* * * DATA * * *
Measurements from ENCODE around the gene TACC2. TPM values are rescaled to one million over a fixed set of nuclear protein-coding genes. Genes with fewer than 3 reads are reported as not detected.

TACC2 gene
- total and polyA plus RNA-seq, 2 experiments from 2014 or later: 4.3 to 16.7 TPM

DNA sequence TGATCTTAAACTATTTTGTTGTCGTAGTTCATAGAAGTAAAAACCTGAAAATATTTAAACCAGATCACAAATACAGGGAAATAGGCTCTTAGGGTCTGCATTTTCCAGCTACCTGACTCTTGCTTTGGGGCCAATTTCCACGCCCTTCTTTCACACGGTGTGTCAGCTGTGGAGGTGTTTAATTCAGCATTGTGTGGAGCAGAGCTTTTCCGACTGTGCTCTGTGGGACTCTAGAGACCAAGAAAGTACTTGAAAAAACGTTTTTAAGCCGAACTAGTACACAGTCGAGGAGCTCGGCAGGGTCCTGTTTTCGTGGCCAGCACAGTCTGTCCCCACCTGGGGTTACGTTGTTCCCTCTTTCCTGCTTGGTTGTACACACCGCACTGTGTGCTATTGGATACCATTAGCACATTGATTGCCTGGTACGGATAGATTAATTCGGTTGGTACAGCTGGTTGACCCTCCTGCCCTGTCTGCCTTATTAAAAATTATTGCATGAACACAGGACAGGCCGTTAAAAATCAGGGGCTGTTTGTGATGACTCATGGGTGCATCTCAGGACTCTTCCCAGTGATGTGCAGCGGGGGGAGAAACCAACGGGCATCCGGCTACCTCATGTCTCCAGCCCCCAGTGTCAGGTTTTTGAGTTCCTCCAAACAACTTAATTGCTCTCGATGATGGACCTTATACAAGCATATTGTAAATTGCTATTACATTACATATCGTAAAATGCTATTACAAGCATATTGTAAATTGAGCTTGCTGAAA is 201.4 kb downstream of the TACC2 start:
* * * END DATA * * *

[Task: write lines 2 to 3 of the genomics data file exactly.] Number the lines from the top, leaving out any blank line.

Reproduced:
TACC2 gene
- total and polyA plus RNA-seq, 2 experiments from 2014 or later: 4.3 to 16.7 TPM